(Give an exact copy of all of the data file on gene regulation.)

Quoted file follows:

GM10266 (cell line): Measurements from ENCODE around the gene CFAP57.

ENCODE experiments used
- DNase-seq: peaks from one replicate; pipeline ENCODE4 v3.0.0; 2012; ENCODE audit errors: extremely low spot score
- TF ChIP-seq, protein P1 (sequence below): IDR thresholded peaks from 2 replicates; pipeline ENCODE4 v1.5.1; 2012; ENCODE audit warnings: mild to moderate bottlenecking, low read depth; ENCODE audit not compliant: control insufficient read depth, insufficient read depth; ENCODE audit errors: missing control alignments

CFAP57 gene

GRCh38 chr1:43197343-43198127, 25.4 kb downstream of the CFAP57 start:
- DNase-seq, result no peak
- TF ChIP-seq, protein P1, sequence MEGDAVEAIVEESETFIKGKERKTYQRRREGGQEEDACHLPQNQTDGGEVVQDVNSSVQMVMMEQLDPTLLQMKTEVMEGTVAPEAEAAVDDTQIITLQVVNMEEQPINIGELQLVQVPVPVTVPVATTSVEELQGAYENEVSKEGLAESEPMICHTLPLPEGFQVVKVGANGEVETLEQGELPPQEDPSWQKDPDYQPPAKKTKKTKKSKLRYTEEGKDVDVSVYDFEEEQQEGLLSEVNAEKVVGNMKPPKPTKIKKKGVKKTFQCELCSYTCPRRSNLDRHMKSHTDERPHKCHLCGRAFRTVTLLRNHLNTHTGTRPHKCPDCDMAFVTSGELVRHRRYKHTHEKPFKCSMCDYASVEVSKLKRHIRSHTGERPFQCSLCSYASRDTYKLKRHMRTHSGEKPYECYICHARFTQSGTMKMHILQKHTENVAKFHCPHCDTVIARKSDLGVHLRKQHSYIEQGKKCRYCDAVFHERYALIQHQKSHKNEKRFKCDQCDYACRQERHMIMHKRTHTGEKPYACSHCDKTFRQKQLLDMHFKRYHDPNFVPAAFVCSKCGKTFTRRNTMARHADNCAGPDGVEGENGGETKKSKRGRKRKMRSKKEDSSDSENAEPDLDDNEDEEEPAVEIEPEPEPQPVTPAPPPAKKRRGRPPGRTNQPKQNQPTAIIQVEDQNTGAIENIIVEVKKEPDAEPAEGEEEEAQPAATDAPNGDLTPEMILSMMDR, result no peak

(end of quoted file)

GM10266 (cell line): Measurements from ENCODE around the gene CFAP57.

ENCODE experiments used
- DNase-seq: peaks from one replicate; pipeline ENCODE4 v3.0.0; 2012; ENCODE audit errors: extremely low spot score
- TF ChIP-seq, protein P1 (sequence below): IDR thresholded peaks from 2 replicates; pipeline ENCODE4 v1.5.1; 2012; ENCODE audit warnings: mild to moderate bottlenecking, low read depth; ENCODE audit not compliant: control insufficient read depth, insufficient read depth; ENCODE audit errors: missing control alignments

CFAP57 gene

GRCh38 chr1:43197343-43198127, 25.4 kb downstream of the CFAP57 start:
- DNase-seq, result no peak
- TF ChIP-seq, protein P1, sequence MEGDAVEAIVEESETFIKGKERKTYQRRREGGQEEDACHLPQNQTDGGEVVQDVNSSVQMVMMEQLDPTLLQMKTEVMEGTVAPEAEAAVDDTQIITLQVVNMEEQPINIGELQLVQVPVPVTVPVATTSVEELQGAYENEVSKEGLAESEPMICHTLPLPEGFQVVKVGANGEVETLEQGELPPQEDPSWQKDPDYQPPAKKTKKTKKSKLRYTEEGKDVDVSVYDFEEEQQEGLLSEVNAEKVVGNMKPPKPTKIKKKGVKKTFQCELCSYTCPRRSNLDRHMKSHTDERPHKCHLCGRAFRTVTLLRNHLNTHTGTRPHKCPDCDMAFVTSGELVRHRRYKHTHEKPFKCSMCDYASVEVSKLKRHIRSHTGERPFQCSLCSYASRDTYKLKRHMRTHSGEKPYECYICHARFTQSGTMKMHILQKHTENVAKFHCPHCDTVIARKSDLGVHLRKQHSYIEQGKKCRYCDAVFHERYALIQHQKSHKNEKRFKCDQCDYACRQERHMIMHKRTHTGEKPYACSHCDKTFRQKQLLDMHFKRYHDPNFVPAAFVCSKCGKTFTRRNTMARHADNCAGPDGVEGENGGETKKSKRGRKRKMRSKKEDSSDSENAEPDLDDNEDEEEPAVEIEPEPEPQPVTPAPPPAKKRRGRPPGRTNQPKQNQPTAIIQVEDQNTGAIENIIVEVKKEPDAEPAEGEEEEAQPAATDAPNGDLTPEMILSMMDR, result no peak